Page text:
When I read that Gloria Steinem had boarded the Harvey Weinstein Ethics Train Wreck —which she had helped start rolling when she tossed her alleged principles into the crapper to make excuses for Bill Clinton ; my favorite was when she shuffled off her previous position on inequalities of power making genuine consent impossible to say that every boss has a right to hit on a female subordinate once—I really didn’t want to revisit the topic. Her defense of Clinton during the Lewinsky scandal almost literally made me ill, and you know how Sauce Bearnaise syndrome works. (Don’t you?)
The aging feminist icon told The Guardian that she would not write the infamous May 22, 1998 New York Times column today, but that she does not regret writing the column then, because “What you write in one decade you don’t necessarily write in the next. But I’m glad I wrote it in that decade.” Translation: Outrageous hypocrisy you can get away with in one decade won’t always fly later.
Especially when it enabled two decades of sexual harassers, abusers and rapists with power who brutalized countless women, right, Gloria?
But Gloria’s credentials as an ethics corrupter needs to be renewed, and I am grateful to Jonathan Turley for taking the time when my queasy stomach couldn’t handle it. I couldn’t say it any better than the professor, who wrote in a blog post today (read the whole thing, here):
…Steinem’s current position is as opportunistic and transparent as her 1998 column…In that column, she said that it was not sexual harassment for Clinton as Arkansas attorney general to allegedly sexually assault multiple women or, as President, making advances on women working for him. At the annual comedy benefit for the Ms Foundation for Women, Steinem held forth on her rather contorted (and distinctly unfunny) logic:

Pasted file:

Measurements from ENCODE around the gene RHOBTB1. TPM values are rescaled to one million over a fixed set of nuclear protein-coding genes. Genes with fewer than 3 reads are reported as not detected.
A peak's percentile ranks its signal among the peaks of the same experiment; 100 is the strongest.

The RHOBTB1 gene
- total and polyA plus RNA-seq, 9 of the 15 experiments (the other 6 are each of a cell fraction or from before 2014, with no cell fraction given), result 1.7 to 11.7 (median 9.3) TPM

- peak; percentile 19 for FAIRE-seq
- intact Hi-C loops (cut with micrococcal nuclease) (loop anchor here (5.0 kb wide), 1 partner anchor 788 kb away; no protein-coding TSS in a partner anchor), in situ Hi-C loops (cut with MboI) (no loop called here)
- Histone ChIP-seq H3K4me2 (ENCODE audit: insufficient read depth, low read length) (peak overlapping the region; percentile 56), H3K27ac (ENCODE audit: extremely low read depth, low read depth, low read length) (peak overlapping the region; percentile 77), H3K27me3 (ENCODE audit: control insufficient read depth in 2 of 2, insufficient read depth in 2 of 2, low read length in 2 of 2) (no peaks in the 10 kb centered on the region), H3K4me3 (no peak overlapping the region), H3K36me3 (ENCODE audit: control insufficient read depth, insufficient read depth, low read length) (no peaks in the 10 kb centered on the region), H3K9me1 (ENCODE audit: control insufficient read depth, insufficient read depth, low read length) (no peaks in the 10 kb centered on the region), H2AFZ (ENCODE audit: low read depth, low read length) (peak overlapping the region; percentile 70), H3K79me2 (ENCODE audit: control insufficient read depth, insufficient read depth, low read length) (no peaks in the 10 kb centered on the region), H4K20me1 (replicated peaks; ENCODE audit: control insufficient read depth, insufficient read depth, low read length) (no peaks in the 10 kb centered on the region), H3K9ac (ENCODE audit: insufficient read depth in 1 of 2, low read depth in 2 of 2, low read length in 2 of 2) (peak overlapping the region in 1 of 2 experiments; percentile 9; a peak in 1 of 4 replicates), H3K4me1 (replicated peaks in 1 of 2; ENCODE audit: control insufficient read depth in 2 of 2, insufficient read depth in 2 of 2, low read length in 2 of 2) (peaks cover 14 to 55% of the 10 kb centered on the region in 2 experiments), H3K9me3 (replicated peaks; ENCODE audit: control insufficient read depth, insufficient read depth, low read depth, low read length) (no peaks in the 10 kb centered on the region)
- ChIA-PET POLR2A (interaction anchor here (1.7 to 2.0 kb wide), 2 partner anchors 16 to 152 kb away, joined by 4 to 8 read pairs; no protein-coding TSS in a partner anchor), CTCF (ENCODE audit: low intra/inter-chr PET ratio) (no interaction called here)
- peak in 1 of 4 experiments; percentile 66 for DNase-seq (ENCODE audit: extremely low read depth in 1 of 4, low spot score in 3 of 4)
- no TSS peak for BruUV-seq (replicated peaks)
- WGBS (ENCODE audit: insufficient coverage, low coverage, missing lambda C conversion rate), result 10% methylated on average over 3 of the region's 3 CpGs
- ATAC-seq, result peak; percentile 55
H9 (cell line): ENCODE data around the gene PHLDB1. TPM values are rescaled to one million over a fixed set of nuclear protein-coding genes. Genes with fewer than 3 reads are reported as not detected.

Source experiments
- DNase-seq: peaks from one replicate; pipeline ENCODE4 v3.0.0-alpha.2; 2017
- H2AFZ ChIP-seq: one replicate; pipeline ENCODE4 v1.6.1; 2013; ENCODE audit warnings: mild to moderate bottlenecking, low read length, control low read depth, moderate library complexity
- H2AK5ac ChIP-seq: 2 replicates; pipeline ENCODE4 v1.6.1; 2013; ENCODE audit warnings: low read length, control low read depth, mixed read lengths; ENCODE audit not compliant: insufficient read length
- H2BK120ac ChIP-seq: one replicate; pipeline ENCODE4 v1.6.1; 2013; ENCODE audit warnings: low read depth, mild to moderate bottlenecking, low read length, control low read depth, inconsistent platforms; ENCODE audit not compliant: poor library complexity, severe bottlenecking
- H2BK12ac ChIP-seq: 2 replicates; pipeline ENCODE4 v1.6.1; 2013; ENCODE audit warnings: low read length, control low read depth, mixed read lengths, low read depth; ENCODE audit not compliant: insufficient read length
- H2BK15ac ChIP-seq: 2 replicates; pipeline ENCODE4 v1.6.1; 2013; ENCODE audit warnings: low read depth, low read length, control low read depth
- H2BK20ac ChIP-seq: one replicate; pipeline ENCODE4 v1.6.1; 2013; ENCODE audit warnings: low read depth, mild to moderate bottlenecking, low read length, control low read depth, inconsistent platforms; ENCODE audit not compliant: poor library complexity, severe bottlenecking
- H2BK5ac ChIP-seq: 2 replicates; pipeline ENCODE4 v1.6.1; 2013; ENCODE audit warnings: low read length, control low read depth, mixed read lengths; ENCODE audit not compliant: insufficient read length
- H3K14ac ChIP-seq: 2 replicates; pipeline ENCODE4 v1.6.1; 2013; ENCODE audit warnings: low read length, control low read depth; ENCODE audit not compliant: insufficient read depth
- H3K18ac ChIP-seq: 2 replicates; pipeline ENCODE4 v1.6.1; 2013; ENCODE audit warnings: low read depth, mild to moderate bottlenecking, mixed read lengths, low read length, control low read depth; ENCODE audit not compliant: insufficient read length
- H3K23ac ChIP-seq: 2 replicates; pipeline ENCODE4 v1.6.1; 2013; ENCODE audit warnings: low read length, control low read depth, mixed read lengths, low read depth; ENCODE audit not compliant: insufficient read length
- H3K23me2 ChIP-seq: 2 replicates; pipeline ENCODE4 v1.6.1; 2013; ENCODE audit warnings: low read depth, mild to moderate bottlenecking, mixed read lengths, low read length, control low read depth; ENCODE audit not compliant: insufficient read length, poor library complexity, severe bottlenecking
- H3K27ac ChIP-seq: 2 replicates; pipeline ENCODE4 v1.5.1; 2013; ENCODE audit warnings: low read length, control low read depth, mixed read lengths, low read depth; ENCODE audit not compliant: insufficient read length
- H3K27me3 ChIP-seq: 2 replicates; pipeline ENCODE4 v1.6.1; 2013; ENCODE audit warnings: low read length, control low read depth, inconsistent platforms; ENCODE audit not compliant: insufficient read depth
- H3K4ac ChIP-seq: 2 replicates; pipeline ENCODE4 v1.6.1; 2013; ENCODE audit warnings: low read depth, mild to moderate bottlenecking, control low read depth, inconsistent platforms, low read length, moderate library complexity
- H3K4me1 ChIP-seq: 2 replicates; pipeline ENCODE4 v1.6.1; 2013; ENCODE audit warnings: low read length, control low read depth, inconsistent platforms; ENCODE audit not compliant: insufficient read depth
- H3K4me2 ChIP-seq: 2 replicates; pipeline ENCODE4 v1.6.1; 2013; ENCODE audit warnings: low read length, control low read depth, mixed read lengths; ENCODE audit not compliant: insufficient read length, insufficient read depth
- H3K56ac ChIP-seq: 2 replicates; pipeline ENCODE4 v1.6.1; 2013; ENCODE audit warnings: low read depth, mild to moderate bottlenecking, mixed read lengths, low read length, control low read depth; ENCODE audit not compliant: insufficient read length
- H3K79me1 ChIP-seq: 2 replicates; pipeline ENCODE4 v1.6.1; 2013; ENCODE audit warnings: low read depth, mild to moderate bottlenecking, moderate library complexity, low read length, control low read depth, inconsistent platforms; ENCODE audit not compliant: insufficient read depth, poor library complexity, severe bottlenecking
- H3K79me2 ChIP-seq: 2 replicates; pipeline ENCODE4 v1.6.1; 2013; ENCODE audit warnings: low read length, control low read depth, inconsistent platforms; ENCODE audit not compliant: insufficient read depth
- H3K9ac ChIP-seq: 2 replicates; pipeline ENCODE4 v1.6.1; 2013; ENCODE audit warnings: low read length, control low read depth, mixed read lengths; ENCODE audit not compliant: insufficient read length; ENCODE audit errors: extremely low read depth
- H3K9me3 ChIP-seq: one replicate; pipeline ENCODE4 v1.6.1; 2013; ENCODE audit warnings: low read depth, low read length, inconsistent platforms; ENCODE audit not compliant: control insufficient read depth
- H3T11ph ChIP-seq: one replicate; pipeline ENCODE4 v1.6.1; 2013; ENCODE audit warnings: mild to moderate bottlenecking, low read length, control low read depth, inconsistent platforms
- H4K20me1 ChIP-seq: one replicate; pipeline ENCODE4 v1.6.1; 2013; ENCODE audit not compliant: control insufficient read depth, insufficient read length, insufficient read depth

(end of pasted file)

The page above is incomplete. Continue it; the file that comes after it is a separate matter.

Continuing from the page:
What? I am not even sure what Steinem means by “there’s probably more known about other women now.” The column was written on March 22, 1998. That was after all of the women had come forward or been named from Broaddrick to Flowers to Jones to Willey to Tripp to Lewinsky. It was after after Clinton declared “I did not have sexual relations with that woman, Miss Lewinsky.” It was after Hillary Clinton denounced these women as little more than “bimbo eruptions.” It was after the Starr report detailing these accounts. Indeed, she wrote the column just before impeachment. In other words, Steinem rationalization is . . . Clintonesque.
Among the allegations that Steinem knew about at the time was the claim of rape by Broaddrick… that respected investigatory journalist Lisa Myers and others found credible. …Of course, such open hypocrisy will have little effect on Steinem or her followers. Indeed, the adoring crowds still following Clinton demonstrate the ability of people to rationalize conflicting positions. The same phenomenon is apparent in the Roy Moore controversy with people struggling not to believe a remarkably broad collection of women, former neighbors, former colleagues, and security officers.
Steinem once said that “Women may be the one group that grows more radical with age.” Perhaps so, but in Steinem’s case, the same cannot be said for honesty.